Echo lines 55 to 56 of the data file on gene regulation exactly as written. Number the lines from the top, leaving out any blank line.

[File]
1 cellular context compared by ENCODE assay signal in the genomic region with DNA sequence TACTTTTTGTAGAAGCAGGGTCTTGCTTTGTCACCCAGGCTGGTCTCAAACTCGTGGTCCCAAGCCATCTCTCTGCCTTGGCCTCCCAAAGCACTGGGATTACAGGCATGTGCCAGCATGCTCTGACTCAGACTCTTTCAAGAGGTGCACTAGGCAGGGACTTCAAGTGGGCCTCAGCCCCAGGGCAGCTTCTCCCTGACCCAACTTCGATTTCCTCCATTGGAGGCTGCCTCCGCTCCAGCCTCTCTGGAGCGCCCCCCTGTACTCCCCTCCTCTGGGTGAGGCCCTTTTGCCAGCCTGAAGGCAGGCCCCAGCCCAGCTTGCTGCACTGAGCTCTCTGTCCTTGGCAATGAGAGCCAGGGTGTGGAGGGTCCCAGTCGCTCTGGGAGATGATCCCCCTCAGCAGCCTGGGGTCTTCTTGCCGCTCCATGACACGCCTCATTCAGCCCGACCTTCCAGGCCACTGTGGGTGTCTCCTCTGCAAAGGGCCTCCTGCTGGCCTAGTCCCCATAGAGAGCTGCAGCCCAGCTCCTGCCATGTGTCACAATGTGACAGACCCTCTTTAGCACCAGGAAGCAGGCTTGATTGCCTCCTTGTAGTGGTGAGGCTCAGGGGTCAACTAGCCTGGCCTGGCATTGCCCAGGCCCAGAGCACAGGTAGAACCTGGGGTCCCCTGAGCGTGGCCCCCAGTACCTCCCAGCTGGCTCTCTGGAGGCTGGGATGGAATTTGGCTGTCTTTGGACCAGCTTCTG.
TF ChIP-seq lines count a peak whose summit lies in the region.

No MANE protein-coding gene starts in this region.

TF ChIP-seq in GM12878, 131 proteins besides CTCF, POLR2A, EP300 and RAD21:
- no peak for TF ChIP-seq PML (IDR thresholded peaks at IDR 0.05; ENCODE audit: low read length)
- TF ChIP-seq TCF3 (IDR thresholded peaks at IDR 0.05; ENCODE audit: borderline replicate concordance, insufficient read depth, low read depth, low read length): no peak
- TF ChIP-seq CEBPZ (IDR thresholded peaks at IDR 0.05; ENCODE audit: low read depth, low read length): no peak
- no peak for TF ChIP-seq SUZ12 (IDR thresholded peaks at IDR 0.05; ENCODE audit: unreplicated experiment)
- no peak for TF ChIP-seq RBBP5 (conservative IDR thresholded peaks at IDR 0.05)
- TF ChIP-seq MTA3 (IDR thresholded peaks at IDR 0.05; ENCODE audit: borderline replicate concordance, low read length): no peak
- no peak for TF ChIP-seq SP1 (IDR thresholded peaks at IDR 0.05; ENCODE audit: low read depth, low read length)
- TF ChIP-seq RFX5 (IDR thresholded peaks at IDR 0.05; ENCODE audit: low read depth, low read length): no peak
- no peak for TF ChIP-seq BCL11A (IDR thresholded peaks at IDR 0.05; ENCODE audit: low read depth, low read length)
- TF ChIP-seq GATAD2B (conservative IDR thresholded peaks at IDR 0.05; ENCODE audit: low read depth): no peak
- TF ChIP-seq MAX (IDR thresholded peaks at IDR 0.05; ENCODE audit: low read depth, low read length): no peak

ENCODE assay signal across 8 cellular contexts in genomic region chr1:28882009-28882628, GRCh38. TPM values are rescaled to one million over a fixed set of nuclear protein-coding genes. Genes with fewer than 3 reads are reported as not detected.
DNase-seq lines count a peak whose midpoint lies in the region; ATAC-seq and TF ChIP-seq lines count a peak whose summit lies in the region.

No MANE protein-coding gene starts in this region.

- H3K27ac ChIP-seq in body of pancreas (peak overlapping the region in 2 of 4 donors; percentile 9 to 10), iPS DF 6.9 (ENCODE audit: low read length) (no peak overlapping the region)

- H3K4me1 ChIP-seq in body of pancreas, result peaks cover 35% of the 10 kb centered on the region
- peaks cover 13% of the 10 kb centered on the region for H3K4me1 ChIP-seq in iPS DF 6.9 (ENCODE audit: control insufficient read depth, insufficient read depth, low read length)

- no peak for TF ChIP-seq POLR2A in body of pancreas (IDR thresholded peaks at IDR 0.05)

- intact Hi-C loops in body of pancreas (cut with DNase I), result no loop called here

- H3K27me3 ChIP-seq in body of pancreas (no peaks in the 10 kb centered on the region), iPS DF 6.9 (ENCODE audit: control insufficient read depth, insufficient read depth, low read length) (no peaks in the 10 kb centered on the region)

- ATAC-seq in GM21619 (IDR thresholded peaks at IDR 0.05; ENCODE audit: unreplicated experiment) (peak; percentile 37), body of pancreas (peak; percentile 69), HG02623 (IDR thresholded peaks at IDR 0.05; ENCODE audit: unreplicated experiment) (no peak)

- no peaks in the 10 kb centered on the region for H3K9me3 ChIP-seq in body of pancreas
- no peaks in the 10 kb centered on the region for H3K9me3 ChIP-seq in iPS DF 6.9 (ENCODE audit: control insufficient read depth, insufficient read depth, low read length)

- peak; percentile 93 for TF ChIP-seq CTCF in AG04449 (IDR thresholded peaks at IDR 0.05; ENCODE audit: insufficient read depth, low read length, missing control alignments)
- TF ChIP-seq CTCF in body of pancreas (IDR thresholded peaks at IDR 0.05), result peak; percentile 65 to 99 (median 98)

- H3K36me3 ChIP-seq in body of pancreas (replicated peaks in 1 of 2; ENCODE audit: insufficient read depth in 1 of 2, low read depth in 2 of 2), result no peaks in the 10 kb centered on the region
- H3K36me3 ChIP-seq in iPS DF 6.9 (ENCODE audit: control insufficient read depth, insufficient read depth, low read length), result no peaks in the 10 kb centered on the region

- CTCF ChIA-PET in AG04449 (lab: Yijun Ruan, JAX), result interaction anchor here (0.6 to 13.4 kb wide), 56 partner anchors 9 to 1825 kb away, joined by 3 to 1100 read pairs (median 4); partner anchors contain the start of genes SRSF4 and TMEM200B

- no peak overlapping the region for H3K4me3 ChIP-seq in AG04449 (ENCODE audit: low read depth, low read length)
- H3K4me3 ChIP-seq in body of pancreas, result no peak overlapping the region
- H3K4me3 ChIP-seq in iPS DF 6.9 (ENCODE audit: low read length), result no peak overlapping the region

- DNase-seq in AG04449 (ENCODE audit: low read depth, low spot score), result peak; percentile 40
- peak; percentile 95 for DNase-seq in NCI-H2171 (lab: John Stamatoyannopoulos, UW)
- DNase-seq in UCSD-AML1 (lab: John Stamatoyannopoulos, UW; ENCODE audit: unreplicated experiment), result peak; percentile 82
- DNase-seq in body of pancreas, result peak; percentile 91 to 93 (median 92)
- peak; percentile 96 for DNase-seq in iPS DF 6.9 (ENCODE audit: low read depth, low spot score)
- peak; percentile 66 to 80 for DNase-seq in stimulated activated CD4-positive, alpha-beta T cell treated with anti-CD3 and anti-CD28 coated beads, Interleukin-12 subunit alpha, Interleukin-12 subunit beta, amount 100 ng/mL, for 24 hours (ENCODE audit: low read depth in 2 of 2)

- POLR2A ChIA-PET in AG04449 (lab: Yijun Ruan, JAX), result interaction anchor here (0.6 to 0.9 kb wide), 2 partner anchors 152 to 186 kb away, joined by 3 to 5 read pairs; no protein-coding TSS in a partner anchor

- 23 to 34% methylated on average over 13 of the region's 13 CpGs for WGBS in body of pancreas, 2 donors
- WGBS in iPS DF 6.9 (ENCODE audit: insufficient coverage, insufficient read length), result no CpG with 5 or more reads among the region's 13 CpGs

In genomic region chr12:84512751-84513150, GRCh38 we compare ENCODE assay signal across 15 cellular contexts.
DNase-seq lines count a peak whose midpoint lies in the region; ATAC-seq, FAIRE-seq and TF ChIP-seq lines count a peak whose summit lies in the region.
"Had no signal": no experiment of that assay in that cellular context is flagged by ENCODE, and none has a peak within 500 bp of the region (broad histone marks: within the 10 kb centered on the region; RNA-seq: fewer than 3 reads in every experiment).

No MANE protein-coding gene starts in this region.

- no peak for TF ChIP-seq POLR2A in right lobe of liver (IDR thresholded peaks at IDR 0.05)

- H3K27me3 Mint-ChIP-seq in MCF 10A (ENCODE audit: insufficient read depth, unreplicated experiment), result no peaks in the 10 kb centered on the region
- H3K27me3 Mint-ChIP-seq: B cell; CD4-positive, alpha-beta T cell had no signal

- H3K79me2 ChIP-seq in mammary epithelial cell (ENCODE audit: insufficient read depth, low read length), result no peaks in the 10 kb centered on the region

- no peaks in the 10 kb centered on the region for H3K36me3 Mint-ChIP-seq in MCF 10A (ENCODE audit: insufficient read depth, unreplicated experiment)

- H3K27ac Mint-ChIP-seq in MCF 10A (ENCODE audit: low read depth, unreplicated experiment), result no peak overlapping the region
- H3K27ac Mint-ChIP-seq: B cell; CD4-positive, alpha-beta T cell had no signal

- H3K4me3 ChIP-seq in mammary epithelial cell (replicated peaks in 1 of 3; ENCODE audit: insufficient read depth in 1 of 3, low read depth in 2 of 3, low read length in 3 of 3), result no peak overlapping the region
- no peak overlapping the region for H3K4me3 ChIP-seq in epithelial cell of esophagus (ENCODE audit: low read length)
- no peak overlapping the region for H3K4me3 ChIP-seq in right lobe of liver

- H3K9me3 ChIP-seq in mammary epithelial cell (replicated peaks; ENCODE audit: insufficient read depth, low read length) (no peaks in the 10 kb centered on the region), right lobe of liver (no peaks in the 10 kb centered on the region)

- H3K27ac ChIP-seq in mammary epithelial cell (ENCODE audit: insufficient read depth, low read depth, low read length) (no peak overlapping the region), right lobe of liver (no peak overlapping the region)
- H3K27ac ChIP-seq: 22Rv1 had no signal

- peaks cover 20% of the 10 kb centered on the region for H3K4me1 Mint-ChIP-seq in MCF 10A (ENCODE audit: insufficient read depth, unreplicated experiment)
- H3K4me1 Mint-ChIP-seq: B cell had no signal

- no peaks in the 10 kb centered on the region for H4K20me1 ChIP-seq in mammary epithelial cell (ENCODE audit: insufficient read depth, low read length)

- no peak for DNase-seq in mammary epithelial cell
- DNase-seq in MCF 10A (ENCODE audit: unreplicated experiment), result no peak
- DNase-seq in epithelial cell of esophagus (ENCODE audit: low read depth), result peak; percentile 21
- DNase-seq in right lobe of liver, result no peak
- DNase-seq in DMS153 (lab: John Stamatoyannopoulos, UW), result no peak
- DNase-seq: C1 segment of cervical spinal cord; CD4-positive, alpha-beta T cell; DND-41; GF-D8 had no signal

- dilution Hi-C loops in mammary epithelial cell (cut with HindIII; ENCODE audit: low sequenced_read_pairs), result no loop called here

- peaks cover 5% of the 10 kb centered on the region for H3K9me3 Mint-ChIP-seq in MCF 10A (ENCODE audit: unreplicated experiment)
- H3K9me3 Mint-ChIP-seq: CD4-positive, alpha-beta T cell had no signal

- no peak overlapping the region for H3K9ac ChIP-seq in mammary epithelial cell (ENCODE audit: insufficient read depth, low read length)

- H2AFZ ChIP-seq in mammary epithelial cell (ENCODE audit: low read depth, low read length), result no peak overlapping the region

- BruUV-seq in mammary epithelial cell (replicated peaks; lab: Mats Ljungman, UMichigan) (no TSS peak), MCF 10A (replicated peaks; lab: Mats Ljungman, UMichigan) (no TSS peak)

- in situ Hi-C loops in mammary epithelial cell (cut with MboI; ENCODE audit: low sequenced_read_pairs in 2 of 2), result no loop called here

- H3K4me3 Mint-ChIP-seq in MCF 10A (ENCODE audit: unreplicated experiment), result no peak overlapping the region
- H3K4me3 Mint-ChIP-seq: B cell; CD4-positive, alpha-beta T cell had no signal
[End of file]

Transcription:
- H3K27ac Mint-ChIP-seq: B cell; CD4-positive, alpha-beta T cell had no signal

- H3K4me3 ChIP-seq in mammary epithelial cell (replicated peaks in 1 of 3; ENCODE audit: insufficient read depth in 1 of 3, low read depth in 2 of 3, low read length in 3 of 3), result no peak overlapping the region